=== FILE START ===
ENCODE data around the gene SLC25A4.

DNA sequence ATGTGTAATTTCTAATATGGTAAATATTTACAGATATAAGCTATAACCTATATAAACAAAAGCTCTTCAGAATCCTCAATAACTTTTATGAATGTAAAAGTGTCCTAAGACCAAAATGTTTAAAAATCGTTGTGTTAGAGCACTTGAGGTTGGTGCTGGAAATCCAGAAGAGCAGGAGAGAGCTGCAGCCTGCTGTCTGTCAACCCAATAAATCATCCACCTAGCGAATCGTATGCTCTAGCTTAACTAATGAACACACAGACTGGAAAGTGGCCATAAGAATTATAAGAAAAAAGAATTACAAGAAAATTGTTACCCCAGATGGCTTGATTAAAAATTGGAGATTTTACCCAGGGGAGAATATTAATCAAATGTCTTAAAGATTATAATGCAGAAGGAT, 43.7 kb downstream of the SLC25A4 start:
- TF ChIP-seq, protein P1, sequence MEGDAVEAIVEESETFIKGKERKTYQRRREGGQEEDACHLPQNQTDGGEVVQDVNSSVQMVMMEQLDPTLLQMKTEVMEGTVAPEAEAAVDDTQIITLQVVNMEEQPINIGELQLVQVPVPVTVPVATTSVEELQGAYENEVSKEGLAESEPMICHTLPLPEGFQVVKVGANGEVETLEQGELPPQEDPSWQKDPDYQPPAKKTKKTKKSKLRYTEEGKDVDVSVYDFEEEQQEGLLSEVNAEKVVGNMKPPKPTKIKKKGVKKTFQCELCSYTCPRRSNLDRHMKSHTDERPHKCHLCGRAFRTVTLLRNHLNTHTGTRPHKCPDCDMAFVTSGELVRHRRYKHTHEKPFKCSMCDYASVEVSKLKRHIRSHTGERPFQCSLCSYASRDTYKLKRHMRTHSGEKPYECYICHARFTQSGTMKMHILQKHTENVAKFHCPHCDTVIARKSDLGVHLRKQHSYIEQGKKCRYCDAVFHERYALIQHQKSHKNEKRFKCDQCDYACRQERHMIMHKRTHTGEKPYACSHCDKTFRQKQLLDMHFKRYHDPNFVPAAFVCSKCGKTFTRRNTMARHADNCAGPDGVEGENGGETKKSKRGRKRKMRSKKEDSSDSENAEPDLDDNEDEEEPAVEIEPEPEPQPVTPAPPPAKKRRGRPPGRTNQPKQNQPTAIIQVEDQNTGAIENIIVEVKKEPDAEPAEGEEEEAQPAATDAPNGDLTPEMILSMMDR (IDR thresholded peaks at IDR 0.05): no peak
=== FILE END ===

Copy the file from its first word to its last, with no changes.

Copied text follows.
ENCODE data around the gene SLC25A4.

DNA sequence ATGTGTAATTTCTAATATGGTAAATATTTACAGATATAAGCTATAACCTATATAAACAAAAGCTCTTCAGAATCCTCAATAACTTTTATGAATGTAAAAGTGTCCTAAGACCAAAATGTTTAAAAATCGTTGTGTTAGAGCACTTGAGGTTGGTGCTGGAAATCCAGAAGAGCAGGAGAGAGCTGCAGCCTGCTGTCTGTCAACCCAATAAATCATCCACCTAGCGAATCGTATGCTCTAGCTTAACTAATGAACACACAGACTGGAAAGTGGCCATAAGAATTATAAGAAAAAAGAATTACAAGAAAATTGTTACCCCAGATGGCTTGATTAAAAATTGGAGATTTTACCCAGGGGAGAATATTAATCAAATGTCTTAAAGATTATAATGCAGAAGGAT, 43.7 kb downstream of the SLC25A4 start:
- TF ChIP-seq, protein P1, sequence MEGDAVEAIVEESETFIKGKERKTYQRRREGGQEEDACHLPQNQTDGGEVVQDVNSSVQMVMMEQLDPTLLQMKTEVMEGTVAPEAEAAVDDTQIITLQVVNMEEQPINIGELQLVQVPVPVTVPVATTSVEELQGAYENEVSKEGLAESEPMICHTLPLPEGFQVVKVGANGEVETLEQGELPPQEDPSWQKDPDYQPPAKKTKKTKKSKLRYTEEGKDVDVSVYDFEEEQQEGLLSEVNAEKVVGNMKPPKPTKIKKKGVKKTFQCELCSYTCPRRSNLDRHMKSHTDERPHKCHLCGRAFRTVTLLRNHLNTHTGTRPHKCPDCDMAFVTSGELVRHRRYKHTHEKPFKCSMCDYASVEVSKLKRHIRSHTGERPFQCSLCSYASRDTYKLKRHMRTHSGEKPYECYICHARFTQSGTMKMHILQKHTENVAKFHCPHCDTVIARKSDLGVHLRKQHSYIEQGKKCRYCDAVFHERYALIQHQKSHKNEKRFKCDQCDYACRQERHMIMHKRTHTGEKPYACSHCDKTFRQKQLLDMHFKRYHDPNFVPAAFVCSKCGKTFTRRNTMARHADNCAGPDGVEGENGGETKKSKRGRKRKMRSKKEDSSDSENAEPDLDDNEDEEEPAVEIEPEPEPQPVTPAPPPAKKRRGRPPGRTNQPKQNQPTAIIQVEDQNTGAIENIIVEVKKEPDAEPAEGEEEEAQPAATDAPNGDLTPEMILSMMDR (IDR thresholded peaks at IDR 0.05): no peak